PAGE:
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I felt the recognition in my body before my mind caught up with it.

I was pushing my twin daughters home in their stroller on a cool, bright afternoon in December two years ago. The traffic was heavy and it was hard to hear their commentary over the noise of the cars. I acknowledged it with absent-minded uh-huhs and hmmms as I looked around, enjoying the sun on my face and breathing in the crisp, exhaust-tinged air. And then I saw her.

She stood outside a low-slung beige building, a retirement residence, leaning against a short, wrought-iron fence with her walker before her. She looked like she was waiting for something or someone. My mouth went dry, my heart began to beat faster and I felt an odd stirring of excitement in my stomach. I stared. Our eyes met for a moment.

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Something in her eyes, in the slight downturn of her mouth, reminded me of my grandmother, my father's mother, who had been dead more than a decade. I shook the feeling off with a shiver as I walked by, and was consumed with memories for the rest of the walk. Christmas would be here in a few weeks. I knew exactly what I was going to do when I got home.

My grandmother - Nanny, we called her - had taken 10 years to die. She had a rare, degenerative disease called progressive supranuclear palsy. It's like ALS, slowly, cruelly robbing sufferers of their ability to move, to swallow, to talk, leaving their mind intact. What begins with stiffness and frequent falls ends with tubes and immobility.

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I remember visits to the palliative-care ward of the hospital where she died, which always smelled to me of urine and the greyish-beige nutritional supplement that helped keep Nanny alive. There was a cassette-tape player on the windowsill so she could listen to books on tape, or the homemade recording of Christmas songs my family had given her one year. I often wondered how long she had to wait before the nurses remembered to turn the tape over and press play.

Though hers seemed to me barely a wisp of a life, a thought that often brought tears to my young eyes, Nanny extracted from it everything she could. When the time came, she agreed to a feeding tube rather than allow herself to wither away. Even when she couldn't coax her facial muscles into a smile, she hadn't lost the twinkle in her eye - she could still laugh at my father's jokes.

When we knew the end was near I went out on a limb and told Nanny that I loved her. I had never said that before. I crouched down, brought my face close to hers and spoke to her softly. In our family, such things were shown, not said aloud. But love is what I felt, and it was what she gave me from the moment I was born. It seemed important at that moment to tell her so. She died a few hours later.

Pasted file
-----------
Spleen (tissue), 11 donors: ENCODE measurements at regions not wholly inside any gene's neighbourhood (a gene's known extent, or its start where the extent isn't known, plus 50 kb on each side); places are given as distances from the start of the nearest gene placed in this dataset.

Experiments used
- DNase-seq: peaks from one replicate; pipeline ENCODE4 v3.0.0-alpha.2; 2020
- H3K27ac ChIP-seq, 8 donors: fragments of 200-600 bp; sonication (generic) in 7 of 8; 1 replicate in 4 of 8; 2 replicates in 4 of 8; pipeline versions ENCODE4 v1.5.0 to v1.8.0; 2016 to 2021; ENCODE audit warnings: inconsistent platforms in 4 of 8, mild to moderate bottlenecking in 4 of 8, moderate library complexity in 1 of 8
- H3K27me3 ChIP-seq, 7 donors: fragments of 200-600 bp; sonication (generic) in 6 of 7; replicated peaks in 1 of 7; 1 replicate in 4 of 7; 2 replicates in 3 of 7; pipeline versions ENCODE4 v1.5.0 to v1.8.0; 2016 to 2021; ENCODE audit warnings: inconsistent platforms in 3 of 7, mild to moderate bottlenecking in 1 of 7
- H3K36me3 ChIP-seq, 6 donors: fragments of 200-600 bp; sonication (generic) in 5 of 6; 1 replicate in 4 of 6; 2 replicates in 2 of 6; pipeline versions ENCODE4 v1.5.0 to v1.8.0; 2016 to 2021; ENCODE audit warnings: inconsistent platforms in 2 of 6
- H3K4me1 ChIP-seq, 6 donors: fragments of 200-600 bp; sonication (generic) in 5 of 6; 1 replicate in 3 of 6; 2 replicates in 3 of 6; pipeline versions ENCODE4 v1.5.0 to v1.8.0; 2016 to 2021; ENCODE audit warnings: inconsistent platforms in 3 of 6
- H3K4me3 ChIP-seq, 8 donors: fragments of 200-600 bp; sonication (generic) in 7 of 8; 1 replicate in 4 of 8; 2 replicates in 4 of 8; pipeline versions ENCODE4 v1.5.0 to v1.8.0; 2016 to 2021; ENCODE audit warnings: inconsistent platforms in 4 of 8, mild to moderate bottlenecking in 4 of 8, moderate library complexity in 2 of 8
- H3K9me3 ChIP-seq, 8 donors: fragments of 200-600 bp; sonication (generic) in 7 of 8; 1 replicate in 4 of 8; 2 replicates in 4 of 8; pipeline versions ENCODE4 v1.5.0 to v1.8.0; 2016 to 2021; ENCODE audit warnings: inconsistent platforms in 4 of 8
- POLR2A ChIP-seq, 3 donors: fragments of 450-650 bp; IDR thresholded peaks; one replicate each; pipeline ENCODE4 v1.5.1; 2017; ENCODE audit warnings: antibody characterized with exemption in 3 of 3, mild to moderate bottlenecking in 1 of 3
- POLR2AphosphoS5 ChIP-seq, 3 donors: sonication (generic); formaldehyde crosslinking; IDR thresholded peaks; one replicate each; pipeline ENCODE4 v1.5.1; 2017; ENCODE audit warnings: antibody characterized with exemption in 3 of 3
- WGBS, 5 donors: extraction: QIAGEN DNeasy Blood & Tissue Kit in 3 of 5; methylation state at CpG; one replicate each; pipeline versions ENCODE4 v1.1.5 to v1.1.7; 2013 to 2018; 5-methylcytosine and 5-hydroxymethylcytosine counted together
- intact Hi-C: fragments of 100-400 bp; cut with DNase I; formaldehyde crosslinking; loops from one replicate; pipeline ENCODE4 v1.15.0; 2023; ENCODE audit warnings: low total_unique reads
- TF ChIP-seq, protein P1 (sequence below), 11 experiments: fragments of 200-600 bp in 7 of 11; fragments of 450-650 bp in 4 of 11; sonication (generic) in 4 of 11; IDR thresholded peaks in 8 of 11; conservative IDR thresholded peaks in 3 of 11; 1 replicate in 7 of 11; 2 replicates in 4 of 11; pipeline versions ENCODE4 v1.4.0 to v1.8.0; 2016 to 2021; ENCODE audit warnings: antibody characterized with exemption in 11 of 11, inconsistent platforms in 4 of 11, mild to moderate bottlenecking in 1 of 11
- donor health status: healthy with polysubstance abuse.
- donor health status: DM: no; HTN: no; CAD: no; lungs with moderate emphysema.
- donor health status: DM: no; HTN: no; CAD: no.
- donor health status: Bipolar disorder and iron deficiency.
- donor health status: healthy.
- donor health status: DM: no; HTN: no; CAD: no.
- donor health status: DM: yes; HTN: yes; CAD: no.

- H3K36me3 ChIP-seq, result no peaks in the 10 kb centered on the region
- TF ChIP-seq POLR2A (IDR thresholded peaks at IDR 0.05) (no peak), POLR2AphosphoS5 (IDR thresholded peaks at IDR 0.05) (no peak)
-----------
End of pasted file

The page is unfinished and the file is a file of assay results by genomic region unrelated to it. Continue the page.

With Nanny there was always warmth, comfort and welcome for me. There were no expectations and no demands. There was no pressure to be anything other than myself.

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I can see the same sort of relationship developing between my daughters and their grandparents now. It's a bond built around simple togetherness. The children make the rules and the adults don't sigh when they're asked to play the patient or the fairy godmother yet again or read a story for the 17th time. Schedules melt into the background and play takes centre stage, a respite from the "real" world of responsibilities.

My daughters are fortunate. They have four healthy grandparents who, having sent their own children off into the world, can now relax and enjoy the youngest members of the family.

One of the things I adored as a child was being at Nanny's house at Christmastime. We would dance in the living room to the old 45s that used to belong to my dad and my uncle. We'd throw snowballs in the vast backyard or play Ping-Pong and darts in the unfinished basement.

And in the evening, after supper, Nanny would disappear into the cool of the cellar and return with a foil-wrapped package of her homemade shortbread. She would unwrap the six-inch rounds and break them into bite-sized pieces onto a plate in the kitchen, the buttery aroma making my mouth water in anticipation. It was powdery, delicious and never too sweet.

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I make Nanny's shortbread myself now at Christmastime, and it always makes me think of her. When we arrived home that December day, I immediately went into the kitchen, located the flour-dusted page where I'd copied the recipe in pencil years ago, and got out the ingredients: butter, icing sugar and flour.

I found my measuring cups and began assembling the dough. As I kneaded it and flattened it into two rounds, I imagined Nanny's hands, wrinkled and soft from the butter, doing the same.

After roughly scalloping the edges with my fingers and pricking the rounds all over with a fork, into the oven they went. I set the timer for 35 minutes and waited for the sweet, rich aroma to fill the air. It was warm and delicious. It smelled like love.

Lara Mills lives in Ottawa.

Illustration by Neal Cresswell.

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